After appearing to take a step back on Monday, frustration was clearly setting in for the New England Patriots offense.
As Brian Hoyer fired an interception to end a two-minute drill, Damien Harris slammed his helmet into the turf on the sideline. When practice concluded, long-time team captain David Andrews gathered the offense on the field for a meeting.
With the Patriots undergoing changes to the offense, growing pains were to be expected. But after Monday’s practice, the unit as a whole continued to consistently be on the wrong page, even taking what seemed to be a step back.
“It’s a little frustrating, sometimes. But our offensive line, the actual players and coaches, are trying the best they can,” Mac Jones told reporters after practice Tuesday. “We have good offensive linemen. Good players up front. A lot of it is just figuring out the scheme and making sure there are no free guys.”
Observing the offense, the disconnect appears to be primarily along the offensive line. The Patriots’ run game has been nonexistent through the first 10 practices. In the passing game, the unit is crisp in 7-on-7s but all falls apart when the trenches come into play in 11-on-11s.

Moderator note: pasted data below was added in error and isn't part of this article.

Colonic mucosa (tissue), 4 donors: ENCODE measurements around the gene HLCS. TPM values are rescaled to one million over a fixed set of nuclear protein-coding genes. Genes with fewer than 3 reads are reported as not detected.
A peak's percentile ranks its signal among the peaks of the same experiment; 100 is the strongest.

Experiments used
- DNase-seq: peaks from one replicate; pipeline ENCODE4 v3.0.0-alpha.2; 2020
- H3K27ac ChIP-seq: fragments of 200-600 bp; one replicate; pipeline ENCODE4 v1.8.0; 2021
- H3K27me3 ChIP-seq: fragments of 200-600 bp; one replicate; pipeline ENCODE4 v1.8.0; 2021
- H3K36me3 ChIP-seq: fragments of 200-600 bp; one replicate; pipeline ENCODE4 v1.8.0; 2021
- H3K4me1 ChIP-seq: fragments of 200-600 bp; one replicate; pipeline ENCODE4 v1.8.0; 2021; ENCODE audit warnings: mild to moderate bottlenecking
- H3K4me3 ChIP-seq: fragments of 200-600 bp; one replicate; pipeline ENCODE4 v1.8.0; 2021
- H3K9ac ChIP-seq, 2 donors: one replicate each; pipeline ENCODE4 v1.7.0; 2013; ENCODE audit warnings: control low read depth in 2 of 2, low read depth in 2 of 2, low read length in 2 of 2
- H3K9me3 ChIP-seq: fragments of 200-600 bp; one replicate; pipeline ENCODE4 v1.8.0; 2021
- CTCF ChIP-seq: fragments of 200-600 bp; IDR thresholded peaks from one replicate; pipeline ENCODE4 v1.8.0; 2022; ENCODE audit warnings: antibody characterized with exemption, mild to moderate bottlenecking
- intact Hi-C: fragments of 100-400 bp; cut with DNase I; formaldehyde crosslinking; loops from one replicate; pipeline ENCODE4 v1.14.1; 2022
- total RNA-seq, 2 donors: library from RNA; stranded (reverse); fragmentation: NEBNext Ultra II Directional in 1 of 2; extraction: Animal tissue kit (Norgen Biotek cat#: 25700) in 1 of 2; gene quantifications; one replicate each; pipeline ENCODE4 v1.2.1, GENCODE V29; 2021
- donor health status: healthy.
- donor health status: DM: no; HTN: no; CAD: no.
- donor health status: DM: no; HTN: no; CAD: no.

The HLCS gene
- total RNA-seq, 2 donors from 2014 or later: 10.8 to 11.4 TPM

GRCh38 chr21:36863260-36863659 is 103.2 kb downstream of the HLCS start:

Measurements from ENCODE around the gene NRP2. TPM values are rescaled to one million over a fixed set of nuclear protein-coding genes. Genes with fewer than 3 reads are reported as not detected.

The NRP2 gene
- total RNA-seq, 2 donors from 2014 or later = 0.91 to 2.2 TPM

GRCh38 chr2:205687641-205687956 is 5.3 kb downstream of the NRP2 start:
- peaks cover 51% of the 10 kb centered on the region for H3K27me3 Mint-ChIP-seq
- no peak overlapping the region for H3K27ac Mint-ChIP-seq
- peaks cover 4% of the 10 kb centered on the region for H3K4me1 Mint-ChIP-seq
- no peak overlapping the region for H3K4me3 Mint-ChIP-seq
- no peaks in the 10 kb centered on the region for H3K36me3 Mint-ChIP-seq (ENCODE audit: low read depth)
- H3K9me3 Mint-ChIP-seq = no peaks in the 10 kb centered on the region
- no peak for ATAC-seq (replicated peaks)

“That’s the biggest thing for me. As long as there’s no one free, I should be able to make the throws like any quarterback can, and I know my offensive line can do that,” Jones said. “It’s just getting the communication down. It’s different from what we’ve done in the past, so just figuring that out.”
While Jones (unsurprisingly) did not go into detail about what exactly is different, communication continues to be a key point of emphasis. Speaking on Monday, David Andrews noted that everything “starts with communication.”
Bill Belichick echoed a similar message on Tuesday, that while the end results aren't always great, often it’s just one or two things that need to be corrected.
“If you look at the result of the play, that’s one thing. If you look at the 22 components of the play with 11 on each side, that's a totally different breakdown,” Belichick said Tuesday morning. “There's an element of both, but if you don't get the 11 things right, you’ll eventually have problems.”
On Tuesday, it seemed the unit finally took a step forward. The offensive line created some large holes in the run game, leading to the most success the unit has had on the ground all summer. Jones also had some success in the air, specifically in the final two-minute drill. With a clean pocket, he lofted a pass up to DeVante Parker who hauled it in over Jonathan Jones. Several plays later, Jones got the ball out quick to Nelson Agholor, beating a blitz.
“I have all the trust in the world in those guys,” Jones said of the entire offense. “The communication needs to improve and we did a good job of that today.”
The Patriots will try to build off Tuesday’s success going forward, and they’ll have their first real test Thursday night as they kickoff the preseason against the New York Giants.
“We feel confident about it and that just has to come with reps, and in-game reps too. We just got to see it on tape and see how it looks,” Jones said. “The buy-in has to be the buy-in, you have to trust it. At the end of the day we’re going to figure it out and make this thing work.”